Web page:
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Lieberberg on growth plans (and bribing the weather god)

Live Nation GSA president Andre Lierberberg says his new company is ripe for expansion – but it's not "going to buy up every festival in Germany"…

By Jon Chapple on 22 Sep 2017

Andre Lieberberg, Live Nation GSA, Gordon Masson

Lieberberg (left) with Gordon Masson


Live Nation GSA president and managing director Andre Lieberberg has said the company is pursuing a strategy of “aggressive but organic growth” two years after its effective acquisition of Marek Lieberberg Konzertagentur (MLK).

MLK, said Lieberberg – the son of MLK founder Marek, who is now Live Nation GSA’s CEO – had a “conservative approach to growth” throughout the 13 years he worked there. “Marek always said, ‘We only do our own events,’” he told IQ editor Gordon Masson at Reeperbahn Festival today. “It wasn’t like we had a clear strategic path of having to grow for growth’s sake, or post increasing numbers every year. On the one hand that was a good thing, but also hindered you, to some degree, in being more aggressive and ballsy in what you can do.”

Both Lieberbergs left MLK in August to form new company Live Nation Concerts Germany, although the MLK name, assets and Rock am Ring/Rock im Park festivals stayed with CTS Eventim.

Lieberberg told Masson being part of an “American company listed on the stock exchange” is “of course very different to what we were used to” – but that Live Nation GSA (Germany, Switzerland and Austria) is a “more rounded company” than MLK: “We’re still a promoter but we’re also a media company – for example, we’ve just set up a sponsorship and brand partnerships division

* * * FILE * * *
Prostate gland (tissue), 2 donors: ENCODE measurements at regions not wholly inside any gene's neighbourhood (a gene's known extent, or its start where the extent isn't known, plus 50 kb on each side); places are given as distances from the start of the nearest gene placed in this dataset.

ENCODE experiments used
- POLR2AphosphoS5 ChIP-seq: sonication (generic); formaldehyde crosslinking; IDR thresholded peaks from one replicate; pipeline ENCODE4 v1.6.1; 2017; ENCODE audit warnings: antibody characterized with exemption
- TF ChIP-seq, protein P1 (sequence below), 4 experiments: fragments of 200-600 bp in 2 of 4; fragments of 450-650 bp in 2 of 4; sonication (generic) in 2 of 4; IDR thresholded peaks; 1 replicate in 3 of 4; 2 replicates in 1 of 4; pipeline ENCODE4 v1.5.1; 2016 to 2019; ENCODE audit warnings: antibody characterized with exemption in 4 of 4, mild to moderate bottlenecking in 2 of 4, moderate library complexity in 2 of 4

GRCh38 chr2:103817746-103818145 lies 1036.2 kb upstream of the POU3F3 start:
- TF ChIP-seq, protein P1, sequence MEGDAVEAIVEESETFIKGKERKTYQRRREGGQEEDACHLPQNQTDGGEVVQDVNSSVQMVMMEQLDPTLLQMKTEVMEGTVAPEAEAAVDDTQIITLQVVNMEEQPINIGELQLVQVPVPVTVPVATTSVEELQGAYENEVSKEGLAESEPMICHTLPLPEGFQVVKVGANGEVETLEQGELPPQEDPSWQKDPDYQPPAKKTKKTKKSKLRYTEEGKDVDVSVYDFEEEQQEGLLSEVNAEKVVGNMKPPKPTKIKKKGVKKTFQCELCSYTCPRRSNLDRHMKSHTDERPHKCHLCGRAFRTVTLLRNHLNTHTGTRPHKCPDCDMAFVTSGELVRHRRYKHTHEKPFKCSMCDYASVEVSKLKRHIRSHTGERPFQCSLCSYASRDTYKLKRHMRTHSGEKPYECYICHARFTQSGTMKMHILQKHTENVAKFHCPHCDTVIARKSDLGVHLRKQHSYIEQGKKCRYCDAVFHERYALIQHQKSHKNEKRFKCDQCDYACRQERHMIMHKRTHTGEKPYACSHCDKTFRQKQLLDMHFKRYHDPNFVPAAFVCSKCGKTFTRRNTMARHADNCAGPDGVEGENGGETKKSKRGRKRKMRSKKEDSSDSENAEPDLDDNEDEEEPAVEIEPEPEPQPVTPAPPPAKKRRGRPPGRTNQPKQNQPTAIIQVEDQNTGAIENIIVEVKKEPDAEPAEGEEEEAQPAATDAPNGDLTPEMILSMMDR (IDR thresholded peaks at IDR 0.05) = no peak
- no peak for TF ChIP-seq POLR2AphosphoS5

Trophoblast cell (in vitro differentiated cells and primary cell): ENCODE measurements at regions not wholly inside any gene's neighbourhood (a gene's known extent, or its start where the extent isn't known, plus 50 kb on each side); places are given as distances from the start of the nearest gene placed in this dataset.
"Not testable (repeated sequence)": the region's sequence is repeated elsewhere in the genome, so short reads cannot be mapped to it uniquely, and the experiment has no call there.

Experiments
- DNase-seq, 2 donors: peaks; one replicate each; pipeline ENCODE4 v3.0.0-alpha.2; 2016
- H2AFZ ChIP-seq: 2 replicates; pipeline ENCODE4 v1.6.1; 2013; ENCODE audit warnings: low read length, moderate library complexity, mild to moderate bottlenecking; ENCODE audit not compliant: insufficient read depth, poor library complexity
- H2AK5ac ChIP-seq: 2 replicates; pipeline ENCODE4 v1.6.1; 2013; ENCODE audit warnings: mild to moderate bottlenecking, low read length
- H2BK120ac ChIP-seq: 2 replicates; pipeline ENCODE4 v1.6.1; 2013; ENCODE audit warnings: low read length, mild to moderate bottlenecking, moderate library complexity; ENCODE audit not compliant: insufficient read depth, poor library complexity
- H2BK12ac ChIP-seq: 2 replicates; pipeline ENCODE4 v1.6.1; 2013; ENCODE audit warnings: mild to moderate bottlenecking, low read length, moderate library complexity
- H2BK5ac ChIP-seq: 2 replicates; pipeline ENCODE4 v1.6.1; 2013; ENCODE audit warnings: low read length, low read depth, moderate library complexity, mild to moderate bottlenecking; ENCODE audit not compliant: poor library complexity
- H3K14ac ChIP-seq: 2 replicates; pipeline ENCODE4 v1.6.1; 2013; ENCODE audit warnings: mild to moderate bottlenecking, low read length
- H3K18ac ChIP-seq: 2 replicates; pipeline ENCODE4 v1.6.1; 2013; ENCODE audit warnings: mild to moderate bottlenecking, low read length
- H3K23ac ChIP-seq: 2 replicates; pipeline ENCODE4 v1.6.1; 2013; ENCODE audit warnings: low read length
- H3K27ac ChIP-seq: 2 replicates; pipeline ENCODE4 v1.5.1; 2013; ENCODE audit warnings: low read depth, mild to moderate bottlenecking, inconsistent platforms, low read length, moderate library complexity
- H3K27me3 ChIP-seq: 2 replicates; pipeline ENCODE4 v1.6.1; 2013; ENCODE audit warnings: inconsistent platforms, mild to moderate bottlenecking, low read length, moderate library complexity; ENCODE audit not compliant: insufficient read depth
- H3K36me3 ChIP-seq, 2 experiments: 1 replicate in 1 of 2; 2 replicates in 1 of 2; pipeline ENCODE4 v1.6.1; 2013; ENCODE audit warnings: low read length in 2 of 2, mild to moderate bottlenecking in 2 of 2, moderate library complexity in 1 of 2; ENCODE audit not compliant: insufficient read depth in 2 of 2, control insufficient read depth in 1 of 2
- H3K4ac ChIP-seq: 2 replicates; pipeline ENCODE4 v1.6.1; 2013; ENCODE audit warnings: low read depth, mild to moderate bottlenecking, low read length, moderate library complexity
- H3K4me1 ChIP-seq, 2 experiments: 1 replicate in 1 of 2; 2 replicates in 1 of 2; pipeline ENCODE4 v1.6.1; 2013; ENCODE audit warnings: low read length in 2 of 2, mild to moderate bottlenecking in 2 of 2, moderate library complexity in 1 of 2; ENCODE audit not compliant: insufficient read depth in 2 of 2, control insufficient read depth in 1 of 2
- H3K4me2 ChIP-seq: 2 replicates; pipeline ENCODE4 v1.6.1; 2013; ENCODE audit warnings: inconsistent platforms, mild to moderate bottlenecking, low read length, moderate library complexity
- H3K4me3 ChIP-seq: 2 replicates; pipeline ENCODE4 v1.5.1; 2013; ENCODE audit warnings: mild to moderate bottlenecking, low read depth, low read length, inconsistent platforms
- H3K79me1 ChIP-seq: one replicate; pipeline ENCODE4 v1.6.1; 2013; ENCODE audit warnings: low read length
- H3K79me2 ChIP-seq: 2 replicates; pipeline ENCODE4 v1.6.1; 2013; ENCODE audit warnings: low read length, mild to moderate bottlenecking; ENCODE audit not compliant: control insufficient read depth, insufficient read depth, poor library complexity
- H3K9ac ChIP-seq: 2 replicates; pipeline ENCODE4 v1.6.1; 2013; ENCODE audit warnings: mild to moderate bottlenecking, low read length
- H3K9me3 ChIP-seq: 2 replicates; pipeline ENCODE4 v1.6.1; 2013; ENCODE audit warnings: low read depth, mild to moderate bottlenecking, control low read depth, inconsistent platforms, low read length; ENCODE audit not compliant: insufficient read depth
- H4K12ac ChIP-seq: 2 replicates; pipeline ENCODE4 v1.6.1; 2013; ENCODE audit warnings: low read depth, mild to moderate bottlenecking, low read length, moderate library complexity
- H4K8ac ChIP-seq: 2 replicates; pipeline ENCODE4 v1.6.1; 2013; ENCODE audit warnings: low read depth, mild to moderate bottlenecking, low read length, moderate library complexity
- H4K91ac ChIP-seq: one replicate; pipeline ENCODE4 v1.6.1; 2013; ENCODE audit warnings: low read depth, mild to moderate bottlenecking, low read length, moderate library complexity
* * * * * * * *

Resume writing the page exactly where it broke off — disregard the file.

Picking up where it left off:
He said the company also has different attitude towards hiring. “All three MDs all Live Nation GSA agree on growth by staffing,” he explained. “Everyone had to be approved by Marek before, which has obviously changed.”

As for acquisitions, Lieberberg insisted LN GSA is “not going to buy up every festival in Germany” – “we wouldn’t have the money even if we wanted to,” he joked – “but certainly there are going to be more partnerships over the next five years.” The company made its first acquisition, of Openair Frauenfeld, in July, although, as is standard for Live Nation, founder Rene Götz will continue to run the festival.

He added that he “understands the concern from independents” (promoters) about Live Nation’s entry into the German market, “but I don’t see that we’re a threat to them. […] Since we became Live Nation we haven’t done anything to shrink anyone else’s output, or marginalise them in any way.”

Masson also asked about the Lieberbergs’ Rock am Ring festival, which was once again partially cancelled this summer, this time over after a terrorism scare, later revealed to be the result of a spelling error. In 2015 and 2016 festivalgoers were injured by lightning strikes, with the final day of the 2016 event called off altogether.

“We’re still looking for a way to bribe the weather god,” joked Lieberberg. “We’ve had four years of Murphy’s law” (the festival was forced to move in 2014 after a falling out between MLK and the Nürburgring racetrack), “so I’m hoping next year will be better!”

 


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